A Christmas Carol has been a part of my holiday celebrations since I was a child. I grew up having it read to me and watching all sorts of different film and animated versions.

    When I was in my twenties, I played Fred in a staged musical version. Even then, though, it was Scrooge I gravitated towards.

    In fact, throughout my whole life, I’ve been fascinated by the idea of duality. Even within my particular obsessions, duality was a theme. I loved horror movies, but werewolf movies always struck hardest – a good man plagued by a disease that turned him into a feral beast.

    Beauty and The Beast was (and is) another obsession. Well, Beast is. Again, there’s the duality of the feral, terrifying beast against the gentle prince in his soul.

    My obsession with duality, even before I truly examined it, fueled the tattoo of the laughing Buddha on one of my shoulders and a bear on the other. In fact, it wasn’t until after they were both done that I saw the duality in the ink.

    Though I’d had the pleasure of reading Scrooge with Dimitri and others before, it wasn’t until reading it for the first time after my second wife left me and I’d actually been diagnosed as bipolar that the pieces fell into place.

    Whether in the manic or in the depressive phase of the disorder, there are few upsides. And, in retrospect, after years of therapy and medication, I have gained some perspective on what my partners have had to go through.

    In all honesty, I was a monster at times. I did and said things that will haunt me forever. When in the throes of a manic phase, it was like being inside of a robot that had gone completely out of control. I could see the things I was doing and saying and had no control over it. What was worse, there was pleasure in the manic phases – in the letting go of control. There was pleasure in becoming feral.

    The day of my diagnosis was one of the best days of my life. I had a name to put on what I had dealt with my whole life and a way to deal with it. However, the scorched earth that I’d left behind me was still there. I’d done some pretty hideous things and I had to deal with that or find a way to fix them.

    Reading Scrooge that first year after my diagnosis was cathartic. I saw where he’d been in his youth, his corruption, his evil, and, most importantly, his redemption. It gave me hope. Perhaps if I lived my life, in the time remaining to me, as best as I could I could make up for the pain that I’d caused. Perhaps.

    So, maybe Dickens has written Scrooge in a way to find redemption for his own crimes. Maybe Scrooge is what Dickens hopes he can do and be. Maybe Scrooge is the hope that Dickens wants to bestow upon us broken people.

    There was a podcast that I heard this week that struck me to the core. The story, told by Melanie Hamlett, is of her experience being in an abusive relationship. What set her story apart, for me, is the compassion for her abuser, she doesn’t excuse his behavior, nor should it be excused, but she doesn’t characterize him as an irredeemable monster. In her kindness, she gives him space, should he choose to take it, room to be whole, maybe for the first time.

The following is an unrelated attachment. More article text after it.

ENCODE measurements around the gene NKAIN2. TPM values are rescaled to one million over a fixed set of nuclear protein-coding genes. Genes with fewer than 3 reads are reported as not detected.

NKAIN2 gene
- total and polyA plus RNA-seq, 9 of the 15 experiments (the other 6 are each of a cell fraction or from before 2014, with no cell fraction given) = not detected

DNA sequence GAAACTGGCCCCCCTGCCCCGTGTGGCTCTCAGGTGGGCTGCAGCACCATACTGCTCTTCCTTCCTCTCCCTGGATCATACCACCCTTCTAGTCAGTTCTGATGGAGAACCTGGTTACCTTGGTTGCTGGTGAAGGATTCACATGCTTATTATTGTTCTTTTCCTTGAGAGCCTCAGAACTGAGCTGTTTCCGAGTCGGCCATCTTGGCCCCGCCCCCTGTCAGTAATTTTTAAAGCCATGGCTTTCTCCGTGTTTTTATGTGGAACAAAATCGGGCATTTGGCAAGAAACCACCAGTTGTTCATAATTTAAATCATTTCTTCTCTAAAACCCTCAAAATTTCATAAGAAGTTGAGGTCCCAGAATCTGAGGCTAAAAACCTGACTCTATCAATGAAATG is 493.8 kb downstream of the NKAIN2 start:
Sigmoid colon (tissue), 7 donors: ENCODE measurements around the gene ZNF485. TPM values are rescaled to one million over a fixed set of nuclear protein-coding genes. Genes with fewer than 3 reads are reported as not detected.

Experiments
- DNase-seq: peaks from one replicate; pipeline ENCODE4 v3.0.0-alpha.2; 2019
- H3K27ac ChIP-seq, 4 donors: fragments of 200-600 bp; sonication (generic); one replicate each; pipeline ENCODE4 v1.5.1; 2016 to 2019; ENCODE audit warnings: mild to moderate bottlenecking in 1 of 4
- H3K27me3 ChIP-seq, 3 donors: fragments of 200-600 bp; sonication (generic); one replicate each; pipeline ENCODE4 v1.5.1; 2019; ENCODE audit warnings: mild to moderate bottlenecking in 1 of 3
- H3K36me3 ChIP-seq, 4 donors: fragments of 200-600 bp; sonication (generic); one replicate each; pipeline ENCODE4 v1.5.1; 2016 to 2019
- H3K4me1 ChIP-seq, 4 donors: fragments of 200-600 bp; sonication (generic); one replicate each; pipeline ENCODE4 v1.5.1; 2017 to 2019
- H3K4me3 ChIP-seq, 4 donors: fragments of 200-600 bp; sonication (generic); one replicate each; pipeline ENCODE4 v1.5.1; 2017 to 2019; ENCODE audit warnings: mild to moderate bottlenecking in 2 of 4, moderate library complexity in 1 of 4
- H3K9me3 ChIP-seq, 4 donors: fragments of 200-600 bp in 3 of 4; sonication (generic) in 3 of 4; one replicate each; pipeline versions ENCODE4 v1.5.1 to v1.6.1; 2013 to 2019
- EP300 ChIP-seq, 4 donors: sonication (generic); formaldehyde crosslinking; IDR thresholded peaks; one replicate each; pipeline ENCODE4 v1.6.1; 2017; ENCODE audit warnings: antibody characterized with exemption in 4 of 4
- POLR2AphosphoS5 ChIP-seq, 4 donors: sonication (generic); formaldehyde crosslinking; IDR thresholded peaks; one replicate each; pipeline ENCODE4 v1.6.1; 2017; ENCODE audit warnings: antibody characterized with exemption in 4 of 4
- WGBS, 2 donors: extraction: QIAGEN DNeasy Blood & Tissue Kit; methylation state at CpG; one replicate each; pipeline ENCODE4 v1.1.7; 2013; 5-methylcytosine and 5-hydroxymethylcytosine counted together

Maybe Dickens had given Scrooge and, by extension, himself, room to be whole and find redemption.

    That’s what I see at the core of A Christmas Carol and why it’s so important to me. Maybe that’s what compelled Dickens, too.

    Redemption.

    1. melaniehamlett says:

      This is great! Also, I think all humans struggle with some level of duality. I know all addicts do especially. I was a codependent (and has to even work the steps around it after all this shit). As you heard in my story (though a lot is left out) I keep going back to how my mind turned on me and lied to me and made me do and say things that went against who I am and all my values. All of this against my will even. I mean, I chased after a man who was abusing me! Why?! That’s insane! Even when I wanted out more than anything, part of me desperately did not! Here I was, a feminist and a passionate warrior for social justice, dating a proud racist and misogynist. Literally the opposite of what I wanted. But my dark side has become so addicted to the drama of it and my ego so addicted to the need to feel important and needed that I couldn’t stop myself. I am not a yeller but when he would call me a whore and then gas light me and shut down, I became LIVID and even screamed at him. I’m not a screamer! I have never screamed at anyone in my life! So this experience was absolutely one of duality for me. My higher self fighting so hard to shut down my dark side and my dark side winning until it almost got me killed. Not to say yours isn’t worse because of bipolar disease or anything. I have relatives with hat and they desperately need that medication that I clearly don’t. But I’m just saying that more people, bipolar or not, can relate to duality and fighting the self than you may think. So you’re not so different maybe.

      Thanks also for promoting my work. Any way you can get this story into the world would be greatly appreciated! Social media , telling friends, whatever!

      Thanks and this conversation has been great. Go to my Facebook page if you want to see how blown away my friends were by your message…